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Such men my friends than enemies. Go on,
And bring us word unto Octavius' tent,
How every thing hath chanc'd.
Enter Brutus, Decius, Metellus, and Cinna. Bru. Come, poor remains of friends, rest here. Slaying is the word;
It is a deed in fashion. Hark thee, Decius.
Dec. What I, my lord? no, not for all the world.
Bru. Peace then, no words.
Dec. I'll rather kill myself.
Bru. Come hither, good Metellus; list a word.
Bru. Why, this, Metellus;
The ghost of Cæsar hath appear'd to me,
Met. Not so, my lord.
Bru. Nay, I am sure it is, Metellus. Thou seest the world, Metellus, how it Our enemies have beat us to the pit : It is more worthy to leap in ourselves, Then tarry till they push us. Good Metellus, Thou know'st that we two went to school together; Even for that, our love of old, I pr'ythee, Hold thou my sword's hilt, while I run on it. Met. That's not an office for a friend, my lord. [Alarum still.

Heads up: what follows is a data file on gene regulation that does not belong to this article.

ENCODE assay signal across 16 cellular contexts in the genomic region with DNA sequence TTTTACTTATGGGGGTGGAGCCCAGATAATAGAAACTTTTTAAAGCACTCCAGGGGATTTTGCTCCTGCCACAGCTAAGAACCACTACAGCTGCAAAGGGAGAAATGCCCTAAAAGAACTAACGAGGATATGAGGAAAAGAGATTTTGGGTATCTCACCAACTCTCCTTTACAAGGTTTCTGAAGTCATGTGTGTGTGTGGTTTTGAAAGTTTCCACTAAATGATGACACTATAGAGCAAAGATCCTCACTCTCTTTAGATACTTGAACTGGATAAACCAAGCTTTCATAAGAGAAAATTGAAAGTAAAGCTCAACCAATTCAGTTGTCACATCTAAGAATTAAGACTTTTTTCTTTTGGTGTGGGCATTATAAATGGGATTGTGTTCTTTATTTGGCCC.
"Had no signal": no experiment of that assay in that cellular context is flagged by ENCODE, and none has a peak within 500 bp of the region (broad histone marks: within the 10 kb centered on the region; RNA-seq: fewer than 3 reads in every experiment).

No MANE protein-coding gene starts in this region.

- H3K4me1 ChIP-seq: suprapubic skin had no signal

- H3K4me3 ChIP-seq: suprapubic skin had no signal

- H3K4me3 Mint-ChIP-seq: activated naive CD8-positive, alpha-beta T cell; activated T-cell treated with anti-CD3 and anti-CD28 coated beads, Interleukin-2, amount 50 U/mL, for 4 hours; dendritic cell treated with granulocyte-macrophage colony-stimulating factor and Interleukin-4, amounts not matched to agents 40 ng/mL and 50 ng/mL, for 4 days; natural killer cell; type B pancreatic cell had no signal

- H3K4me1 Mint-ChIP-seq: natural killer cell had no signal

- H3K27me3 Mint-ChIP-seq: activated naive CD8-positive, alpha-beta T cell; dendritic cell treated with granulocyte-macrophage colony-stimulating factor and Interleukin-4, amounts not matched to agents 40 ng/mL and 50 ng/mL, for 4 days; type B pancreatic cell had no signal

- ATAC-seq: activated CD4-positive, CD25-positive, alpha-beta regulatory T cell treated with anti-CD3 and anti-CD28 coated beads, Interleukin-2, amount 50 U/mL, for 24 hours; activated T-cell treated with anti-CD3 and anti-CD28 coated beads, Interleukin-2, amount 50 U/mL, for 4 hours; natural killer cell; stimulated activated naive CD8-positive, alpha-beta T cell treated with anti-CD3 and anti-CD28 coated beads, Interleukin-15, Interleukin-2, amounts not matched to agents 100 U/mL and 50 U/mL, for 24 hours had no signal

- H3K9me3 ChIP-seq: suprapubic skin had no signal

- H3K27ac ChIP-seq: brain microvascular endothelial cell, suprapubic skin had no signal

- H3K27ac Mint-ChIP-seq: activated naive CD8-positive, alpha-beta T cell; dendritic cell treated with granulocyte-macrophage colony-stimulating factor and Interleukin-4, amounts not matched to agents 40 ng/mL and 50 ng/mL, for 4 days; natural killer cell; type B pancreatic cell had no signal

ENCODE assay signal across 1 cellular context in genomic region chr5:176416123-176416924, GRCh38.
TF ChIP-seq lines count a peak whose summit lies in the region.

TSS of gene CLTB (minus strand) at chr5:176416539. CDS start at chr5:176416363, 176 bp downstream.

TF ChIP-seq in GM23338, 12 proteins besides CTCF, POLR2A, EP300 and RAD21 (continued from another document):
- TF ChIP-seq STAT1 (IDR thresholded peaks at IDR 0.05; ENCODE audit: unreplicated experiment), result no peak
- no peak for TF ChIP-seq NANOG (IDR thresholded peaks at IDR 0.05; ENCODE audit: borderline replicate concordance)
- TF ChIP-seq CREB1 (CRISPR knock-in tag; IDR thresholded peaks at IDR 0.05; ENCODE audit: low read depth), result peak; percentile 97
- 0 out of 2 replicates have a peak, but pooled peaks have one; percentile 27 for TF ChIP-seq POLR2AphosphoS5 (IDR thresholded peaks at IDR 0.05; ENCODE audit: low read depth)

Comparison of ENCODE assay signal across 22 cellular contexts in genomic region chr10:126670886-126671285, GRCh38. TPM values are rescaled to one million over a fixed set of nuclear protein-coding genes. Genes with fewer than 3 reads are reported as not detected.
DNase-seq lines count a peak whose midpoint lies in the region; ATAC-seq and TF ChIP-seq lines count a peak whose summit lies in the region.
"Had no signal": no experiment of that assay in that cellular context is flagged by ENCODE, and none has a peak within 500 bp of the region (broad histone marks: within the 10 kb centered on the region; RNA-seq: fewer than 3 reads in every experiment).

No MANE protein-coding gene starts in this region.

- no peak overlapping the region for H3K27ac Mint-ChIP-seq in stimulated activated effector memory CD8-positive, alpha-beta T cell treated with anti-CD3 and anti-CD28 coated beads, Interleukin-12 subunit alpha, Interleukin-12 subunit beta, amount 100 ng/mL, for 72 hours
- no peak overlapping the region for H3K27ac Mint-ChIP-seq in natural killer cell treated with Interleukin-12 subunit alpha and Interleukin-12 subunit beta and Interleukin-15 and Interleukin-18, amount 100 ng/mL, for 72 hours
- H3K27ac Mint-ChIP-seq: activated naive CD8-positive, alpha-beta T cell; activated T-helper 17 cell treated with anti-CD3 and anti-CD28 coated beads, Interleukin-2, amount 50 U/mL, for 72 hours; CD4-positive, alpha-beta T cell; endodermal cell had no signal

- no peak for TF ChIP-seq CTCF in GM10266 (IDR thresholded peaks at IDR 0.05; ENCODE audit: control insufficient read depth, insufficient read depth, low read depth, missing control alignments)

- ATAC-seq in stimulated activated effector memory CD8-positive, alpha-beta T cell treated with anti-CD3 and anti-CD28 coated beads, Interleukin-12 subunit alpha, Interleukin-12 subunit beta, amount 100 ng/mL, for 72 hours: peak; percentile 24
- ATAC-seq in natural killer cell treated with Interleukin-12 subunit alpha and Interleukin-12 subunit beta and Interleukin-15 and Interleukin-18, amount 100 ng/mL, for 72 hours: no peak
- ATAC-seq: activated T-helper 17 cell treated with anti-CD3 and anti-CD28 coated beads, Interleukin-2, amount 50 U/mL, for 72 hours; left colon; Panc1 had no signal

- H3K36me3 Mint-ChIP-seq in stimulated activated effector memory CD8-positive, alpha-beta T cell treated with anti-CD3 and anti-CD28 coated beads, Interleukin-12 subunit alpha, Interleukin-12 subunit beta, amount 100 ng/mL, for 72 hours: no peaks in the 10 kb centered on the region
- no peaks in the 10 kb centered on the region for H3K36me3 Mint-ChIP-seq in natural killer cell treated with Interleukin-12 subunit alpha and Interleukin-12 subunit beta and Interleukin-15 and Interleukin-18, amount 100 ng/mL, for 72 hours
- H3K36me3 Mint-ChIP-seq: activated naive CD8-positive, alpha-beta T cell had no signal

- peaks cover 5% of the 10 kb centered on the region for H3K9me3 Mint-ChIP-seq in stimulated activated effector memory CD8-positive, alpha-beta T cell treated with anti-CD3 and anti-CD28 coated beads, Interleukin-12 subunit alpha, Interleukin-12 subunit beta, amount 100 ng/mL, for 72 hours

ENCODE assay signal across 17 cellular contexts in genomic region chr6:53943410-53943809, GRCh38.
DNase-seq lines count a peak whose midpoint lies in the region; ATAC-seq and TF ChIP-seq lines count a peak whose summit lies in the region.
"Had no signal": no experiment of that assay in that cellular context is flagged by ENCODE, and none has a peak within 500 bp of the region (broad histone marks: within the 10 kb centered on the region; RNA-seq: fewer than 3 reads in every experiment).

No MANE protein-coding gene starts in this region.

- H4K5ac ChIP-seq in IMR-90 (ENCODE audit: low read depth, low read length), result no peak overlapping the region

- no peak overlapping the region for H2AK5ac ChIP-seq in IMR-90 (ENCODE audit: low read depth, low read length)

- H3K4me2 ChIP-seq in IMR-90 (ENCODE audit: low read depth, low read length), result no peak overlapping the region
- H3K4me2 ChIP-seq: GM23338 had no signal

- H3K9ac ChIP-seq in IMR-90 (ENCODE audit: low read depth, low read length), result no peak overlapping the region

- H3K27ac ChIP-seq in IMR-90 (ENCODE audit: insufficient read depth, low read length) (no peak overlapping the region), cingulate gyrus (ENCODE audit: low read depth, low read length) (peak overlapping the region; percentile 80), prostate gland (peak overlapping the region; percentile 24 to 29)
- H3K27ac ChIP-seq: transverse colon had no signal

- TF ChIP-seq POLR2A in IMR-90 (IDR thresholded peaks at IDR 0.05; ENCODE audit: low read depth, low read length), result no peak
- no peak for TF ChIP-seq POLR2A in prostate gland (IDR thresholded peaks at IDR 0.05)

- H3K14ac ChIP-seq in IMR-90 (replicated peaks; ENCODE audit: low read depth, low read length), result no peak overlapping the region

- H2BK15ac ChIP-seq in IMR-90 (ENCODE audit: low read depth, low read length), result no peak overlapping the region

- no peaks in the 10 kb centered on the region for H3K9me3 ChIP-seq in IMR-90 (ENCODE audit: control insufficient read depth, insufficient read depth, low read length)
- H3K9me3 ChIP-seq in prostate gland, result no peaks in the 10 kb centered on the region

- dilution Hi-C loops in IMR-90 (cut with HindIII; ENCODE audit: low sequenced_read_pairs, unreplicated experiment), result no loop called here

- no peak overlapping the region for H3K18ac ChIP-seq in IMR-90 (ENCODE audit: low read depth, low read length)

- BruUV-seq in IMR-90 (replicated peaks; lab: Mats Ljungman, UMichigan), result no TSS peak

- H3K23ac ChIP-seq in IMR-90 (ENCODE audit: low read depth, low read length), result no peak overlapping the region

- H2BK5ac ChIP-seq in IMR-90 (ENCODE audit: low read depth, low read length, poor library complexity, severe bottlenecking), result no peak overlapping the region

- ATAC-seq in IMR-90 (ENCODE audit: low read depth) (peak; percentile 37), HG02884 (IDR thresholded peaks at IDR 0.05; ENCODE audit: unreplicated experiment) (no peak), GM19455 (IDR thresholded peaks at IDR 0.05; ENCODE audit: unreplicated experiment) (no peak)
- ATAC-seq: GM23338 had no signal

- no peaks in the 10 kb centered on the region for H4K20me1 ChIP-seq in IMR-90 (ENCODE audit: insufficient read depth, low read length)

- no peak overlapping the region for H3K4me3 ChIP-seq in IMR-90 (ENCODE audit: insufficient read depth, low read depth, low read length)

Bru. Why, then, farewell;
My heart hath joy, that yet in all my life,
Now, one last look, and then, farewell to all;
Thus Brutus always strikes for liberty.
Cæsar, now be still;
I kill'd not thee with half so good a will.
[He runs on his Sword, and dies.
Enter Antony and Octavius, with Trebonius
Ant. Whom mourn you over?
Met. 'Tis Brutus.
Tie. So Brutus should be found. Thank
Thee, noble Brutus, that thou hast
Proved Trebonius' saying true.
Ant. This was the noblest Roman of them all
All the conspirators, save only he,
Did that they did in envy of great Cæsar:
So mix'd in him, that Nature might stand up,
To part the glories of this happy day. [Exeunt Omnes.